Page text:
South Korea’s Ministry of Justice said Wednesday that when foreign nationals get permission to stay in Korea, starting July 1 the period of stay will not exceed the passport validity period.
Up to now, foreigners whose passports expired during their stay in Korea could get new passports and report the change to the immigration authorities later. But some faced difficulty when entering or leaving the country, and some were fined for failing to report their new passport information within 15 days.
The ministry said the change was intended to prevent such inconveniences for foreign residents in the country.
To minimize inconvenience for foreign residents who might not be able to have new passports issued in time, there will be a grace period after the change takes effect.
So, until June 30, 2022, applicants with a passport that is valid for less than a year can be granted permission to stay for one year. Even if the person’s passport is valid only for another six months, the holder can stay one year.
The ministry gave two examples to clarify its position: A foreigner whose passport is valid for five months will be granted a one-year period of stay even if they are otherwise eligible to stay two years or more. Someone with a passport that is valid for a year and two months will be given permission to stay for a year and two months, even if they are eligible to stay two years or more.
Starting July 1, 2022, one year from now, in cases where it is difficult to meet the requirements in time due to a lost passport, a passport that is valid for less than six months will be counted as valid for six months. However, this exception will only be allowed once per person.
Under the new rules a person whose passport is valid for five months can stay six months even if they are eligible to stay two years or more. If the passport is valid for eight months, an eight-month sojourn will be granted even if the person is eligible to stay two years or more.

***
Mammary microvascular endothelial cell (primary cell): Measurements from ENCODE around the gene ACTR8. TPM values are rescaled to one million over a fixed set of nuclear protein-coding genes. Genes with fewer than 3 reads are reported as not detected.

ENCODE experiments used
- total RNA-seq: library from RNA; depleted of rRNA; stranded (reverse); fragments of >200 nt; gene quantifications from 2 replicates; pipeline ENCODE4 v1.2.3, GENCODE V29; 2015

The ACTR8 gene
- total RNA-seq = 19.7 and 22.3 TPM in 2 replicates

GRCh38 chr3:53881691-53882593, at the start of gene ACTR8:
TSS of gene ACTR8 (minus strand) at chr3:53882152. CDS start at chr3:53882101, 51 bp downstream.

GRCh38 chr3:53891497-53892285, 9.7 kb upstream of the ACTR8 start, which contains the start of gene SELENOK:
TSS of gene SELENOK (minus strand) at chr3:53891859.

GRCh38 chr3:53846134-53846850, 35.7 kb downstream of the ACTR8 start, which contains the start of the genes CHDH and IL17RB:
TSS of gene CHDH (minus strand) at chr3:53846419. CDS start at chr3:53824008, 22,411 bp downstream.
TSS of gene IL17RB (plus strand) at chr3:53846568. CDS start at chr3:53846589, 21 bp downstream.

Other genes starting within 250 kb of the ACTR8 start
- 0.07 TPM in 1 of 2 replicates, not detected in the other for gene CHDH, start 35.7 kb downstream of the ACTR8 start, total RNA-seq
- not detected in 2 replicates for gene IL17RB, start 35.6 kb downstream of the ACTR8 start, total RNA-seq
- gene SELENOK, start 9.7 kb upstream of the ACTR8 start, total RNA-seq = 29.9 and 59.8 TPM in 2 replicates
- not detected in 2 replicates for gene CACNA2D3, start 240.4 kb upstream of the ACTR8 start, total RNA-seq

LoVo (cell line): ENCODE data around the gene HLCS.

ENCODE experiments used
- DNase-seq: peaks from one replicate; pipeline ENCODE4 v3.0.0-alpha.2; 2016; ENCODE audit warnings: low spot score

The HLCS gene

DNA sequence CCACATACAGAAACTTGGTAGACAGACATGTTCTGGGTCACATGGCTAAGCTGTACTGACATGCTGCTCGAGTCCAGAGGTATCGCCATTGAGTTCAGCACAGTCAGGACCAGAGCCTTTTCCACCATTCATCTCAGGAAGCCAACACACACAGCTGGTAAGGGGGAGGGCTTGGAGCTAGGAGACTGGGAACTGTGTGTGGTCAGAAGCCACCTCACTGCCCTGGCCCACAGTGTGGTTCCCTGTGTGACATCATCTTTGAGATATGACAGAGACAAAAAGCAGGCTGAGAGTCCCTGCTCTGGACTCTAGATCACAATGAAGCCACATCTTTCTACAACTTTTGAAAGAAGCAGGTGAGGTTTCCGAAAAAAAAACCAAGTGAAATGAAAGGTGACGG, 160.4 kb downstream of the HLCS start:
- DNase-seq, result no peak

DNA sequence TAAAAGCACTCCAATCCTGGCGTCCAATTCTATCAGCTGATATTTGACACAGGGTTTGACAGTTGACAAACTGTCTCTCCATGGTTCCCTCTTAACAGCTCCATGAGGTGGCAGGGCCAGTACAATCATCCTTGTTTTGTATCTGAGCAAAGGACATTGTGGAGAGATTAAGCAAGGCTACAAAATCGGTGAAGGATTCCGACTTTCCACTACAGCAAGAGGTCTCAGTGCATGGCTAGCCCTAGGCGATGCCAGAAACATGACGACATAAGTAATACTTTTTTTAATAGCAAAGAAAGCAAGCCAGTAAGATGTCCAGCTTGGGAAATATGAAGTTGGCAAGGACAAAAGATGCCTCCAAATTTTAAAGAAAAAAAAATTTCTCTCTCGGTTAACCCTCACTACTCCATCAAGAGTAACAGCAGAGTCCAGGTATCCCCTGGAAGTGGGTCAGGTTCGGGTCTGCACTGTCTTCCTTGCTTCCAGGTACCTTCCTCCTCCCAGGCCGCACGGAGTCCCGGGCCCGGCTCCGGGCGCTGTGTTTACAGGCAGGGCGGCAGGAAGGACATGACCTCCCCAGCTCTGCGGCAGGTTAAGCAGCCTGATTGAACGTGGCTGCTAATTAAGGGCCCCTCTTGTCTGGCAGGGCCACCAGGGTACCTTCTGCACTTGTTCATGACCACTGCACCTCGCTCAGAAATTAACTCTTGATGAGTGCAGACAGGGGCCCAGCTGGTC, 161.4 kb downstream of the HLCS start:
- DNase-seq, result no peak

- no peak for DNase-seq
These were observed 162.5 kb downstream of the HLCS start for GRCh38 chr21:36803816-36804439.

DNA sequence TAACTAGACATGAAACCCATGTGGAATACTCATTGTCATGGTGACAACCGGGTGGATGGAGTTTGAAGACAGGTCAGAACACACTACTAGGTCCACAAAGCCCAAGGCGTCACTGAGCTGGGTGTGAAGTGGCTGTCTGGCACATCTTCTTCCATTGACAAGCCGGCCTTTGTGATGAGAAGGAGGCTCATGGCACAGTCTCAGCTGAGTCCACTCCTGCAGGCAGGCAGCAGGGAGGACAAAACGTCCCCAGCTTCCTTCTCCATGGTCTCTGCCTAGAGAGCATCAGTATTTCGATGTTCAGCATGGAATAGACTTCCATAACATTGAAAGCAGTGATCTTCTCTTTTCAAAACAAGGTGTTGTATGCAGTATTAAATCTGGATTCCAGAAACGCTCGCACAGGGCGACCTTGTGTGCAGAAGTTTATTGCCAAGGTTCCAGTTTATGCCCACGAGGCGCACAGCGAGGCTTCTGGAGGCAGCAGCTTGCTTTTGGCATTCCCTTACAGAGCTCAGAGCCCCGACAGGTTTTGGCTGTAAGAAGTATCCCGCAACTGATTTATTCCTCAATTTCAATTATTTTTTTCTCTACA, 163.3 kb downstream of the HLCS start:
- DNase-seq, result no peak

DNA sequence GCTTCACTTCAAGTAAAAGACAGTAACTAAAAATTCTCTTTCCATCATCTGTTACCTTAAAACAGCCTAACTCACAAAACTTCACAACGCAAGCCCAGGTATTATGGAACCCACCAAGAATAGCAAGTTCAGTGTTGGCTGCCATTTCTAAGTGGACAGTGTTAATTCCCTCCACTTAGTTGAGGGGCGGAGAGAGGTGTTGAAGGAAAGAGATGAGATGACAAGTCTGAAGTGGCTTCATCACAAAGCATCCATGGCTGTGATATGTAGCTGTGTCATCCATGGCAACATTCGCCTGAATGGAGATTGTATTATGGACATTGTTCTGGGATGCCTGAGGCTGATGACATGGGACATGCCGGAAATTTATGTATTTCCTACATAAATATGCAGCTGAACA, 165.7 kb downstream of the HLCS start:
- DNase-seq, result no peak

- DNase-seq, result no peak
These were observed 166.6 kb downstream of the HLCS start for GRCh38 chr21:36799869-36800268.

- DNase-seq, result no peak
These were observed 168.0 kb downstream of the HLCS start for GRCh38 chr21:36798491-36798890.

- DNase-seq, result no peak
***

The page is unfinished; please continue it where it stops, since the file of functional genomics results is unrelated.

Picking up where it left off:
This new rule does not apply to holders of A-1, A-2 or A-3 visas -- foreign diplomats, foreign government officials or people staying in Korea under international agreements. It also does not apply to recognized refugees or those allowed to stay for humanitarian reasons. Permanent residents, those with F-5 visas, are exempt as well.
The government said the new rule could be expected to reduce the number of fines imposed for failure to report changes of information to local immigration offices.
Foreign nationals are obligated to report changes to registration information within 15 days of the changes, and failure to do so can result in administrative fines. These include name changes, gender changes and new passport information.
In 2019, a total of 8,768 foreigners received administrative fines of up to 1 million won ($883) per person for failing to report a new passport number by the deadline.
The ministry has recommended that foreign residents whose passports are close to their expiration dates either have them renewed or have new ones issued before applying for permission to stay in Korea.
By Shin Ji-hye (email@example.com